The Good Life

Ball ning in Switzerland

Sounds romantic and adventurous, doesn't it! We thought so too, and since we had an opportunity to see my native country from a different viewpoint, one of my relatives being a balloon-pilot, we jumped at the chance.

Our vehicle - apologies for the picture quality, it was 6.00 a.m.!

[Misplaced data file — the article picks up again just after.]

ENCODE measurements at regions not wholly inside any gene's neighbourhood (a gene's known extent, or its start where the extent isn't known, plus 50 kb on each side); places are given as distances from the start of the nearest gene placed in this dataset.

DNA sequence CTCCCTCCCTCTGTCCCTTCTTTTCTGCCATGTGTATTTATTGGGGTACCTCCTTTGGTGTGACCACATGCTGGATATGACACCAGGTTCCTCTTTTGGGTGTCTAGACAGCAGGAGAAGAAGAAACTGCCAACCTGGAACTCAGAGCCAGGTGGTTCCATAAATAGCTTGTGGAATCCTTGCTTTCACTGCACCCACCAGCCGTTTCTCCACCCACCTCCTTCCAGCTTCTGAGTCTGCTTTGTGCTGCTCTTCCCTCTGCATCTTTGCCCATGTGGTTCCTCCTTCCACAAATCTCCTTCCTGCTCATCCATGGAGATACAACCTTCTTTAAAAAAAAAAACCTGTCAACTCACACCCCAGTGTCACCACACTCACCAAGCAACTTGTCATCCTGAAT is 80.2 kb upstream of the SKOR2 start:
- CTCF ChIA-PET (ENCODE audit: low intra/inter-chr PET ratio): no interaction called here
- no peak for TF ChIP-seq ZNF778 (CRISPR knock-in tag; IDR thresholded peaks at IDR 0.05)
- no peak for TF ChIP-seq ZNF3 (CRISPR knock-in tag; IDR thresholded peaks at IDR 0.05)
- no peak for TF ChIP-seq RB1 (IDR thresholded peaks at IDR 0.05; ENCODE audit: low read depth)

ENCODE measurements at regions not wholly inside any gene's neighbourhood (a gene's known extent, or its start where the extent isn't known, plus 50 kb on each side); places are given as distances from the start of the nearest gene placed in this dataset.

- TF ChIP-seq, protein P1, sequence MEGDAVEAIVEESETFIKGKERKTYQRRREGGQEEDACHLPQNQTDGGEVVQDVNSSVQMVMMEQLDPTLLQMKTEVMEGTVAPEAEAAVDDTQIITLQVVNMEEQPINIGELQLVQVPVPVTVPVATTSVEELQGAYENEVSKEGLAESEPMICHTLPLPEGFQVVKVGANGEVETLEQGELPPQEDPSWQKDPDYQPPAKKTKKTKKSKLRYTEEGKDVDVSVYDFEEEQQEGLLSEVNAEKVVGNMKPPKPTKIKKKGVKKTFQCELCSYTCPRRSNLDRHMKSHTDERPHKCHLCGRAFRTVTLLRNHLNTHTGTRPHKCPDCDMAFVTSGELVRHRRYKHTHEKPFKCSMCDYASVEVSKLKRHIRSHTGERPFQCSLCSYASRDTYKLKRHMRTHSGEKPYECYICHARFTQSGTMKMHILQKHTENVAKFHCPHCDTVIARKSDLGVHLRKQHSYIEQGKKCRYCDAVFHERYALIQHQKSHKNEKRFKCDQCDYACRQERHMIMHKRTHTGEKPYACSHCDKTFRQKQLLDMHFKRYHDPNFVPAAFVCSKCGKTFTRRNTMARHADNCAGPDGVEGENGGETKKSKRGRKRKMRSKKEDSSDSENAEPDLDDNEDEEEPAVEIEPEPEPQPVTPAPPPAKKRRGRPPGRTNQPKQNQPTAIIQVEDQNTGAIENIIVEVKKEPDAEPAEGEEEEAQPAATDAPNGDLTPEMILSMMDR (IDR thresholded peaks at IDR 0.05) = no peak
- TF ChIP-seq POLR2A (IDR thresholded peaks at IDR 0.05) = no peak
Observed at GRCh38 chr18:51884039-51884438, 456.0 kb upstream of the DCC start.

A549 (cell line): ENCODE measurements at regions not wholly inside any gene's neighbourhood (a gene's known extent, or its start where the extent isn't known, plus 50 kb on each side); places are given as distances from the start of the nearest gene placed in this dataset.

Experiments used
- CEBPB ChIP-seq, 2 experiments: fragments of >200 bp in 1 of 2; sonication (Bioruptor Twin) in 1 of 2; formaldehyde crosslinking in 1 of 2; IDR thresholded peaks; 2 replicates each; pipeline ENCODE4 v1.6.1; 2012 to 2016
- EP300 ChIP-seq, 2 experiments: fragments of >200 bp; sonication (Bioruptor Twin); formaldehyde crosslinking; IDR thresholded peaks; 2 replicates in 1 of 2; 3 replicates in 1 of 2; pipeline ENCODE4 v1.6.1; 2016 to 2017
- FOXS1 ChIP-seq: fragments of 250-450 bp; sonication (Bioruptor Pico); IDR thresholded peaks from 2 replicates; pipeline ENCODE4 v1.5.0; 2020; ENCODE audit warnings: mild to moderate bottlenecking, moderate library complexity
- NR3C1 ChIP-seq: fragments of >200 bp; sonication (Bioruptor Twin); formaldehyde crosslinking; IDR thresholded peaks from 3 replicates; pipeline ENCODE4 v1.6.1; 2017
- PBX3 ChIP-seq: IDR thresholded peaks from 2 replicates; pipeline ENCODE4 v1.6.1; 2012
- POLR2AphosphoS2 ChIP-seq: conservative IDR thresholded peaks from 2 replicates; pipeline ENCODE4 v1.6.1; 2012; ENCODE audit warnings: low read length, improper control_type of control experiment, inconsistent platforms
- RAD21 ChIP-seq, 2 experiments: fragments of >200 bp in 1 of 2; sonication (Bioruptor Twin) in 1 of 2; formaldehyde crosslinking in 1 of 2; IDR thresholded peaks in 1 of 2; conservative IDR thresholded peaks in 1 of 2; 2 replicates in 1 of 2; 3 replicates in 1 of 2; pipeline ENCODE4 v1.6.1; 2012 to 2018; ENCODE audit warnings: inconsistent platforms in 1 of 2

We couldn't have picked a better day for our flight - a perfect Fall day, with a slight ground fog in the early morning, and that burnt wood smell in the air so typical in September. Up at 6.00 a.m. to drive to our starting point, a small clearing in a forest, where our vehicle was being prepared - a hydrogen balloon with a wicker basket attached to it, just big enough to hold the three of us. A majestic sight, the red balloon already filled with gas, gently swaying in the morning breeze, weighed down with extra sandbags to keep it on the ground. According to the weather office, the prevailing winds would be north-east, which would take us somewhere over Germany, in the general direction of Munich. Our ground-crew was ready to follow us in a 4-wheel drive with trailer, to bring the balloon back to the starting point after landing. We would be in constant radio contact with the jeep, to get information on wind conditions close to the ground, a pretty important consideration when attempting to land! We had our maps to keep track of our course, and finally, we climbed aboard, the ground crew removed the extra sandbags, and the balloon lifted gently off the ground.